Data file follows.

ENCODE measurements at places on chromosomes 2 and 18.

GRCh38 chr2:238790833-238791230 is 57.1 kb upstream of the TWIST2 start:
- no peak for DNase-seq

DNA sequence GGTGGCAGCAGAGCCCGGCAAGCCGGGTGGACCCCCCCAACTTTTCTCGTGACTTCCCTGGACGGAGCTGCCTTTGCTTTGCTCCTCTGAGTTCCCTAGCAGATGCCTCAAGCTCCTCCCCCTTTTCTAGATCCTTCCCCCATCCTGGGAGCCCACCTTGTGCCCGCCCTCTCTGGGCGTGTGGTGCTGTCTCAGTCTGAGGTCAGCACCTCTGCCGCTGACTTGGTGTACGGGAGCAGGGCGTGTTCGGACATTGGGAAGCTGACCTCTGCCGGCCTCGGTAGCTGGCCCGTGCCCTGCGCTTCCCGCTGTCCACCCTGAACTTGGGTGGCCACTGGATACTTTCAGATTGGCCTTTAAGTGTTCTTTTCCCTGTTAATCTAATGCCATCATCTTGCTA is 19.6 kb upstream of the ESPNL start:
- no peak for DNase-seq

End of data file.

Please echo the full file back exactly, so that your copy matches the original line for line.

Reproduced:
ENCODE measurements at places on chromosomes 2 and 18.

GRCh38 chr2:238790833-238791230 is 57.1 kb upstream of the TWIST2 start:
- no peak for DNase-seq

DNA sequence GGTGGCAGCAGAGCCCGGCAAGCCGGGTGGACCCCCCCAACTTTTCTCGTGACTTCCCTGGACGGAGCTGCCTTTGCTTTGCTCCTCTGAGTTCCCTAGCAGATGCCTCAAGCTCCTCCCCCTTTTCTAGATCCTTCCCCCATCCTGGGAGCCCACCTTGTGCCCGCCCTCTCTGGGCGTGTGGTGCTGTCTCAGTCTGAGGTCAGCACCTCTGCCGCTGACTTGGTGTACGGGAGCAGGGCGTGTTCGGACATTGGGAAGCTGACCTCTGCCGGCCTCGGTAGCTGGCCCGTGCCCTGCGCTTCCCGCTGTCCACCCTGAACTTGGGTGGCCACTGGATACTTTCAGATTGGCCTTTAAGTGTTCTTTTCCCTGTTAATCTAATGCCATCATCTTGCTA is 19.6 kb upstream of the ESPNL start:
- no peak for DNase-seq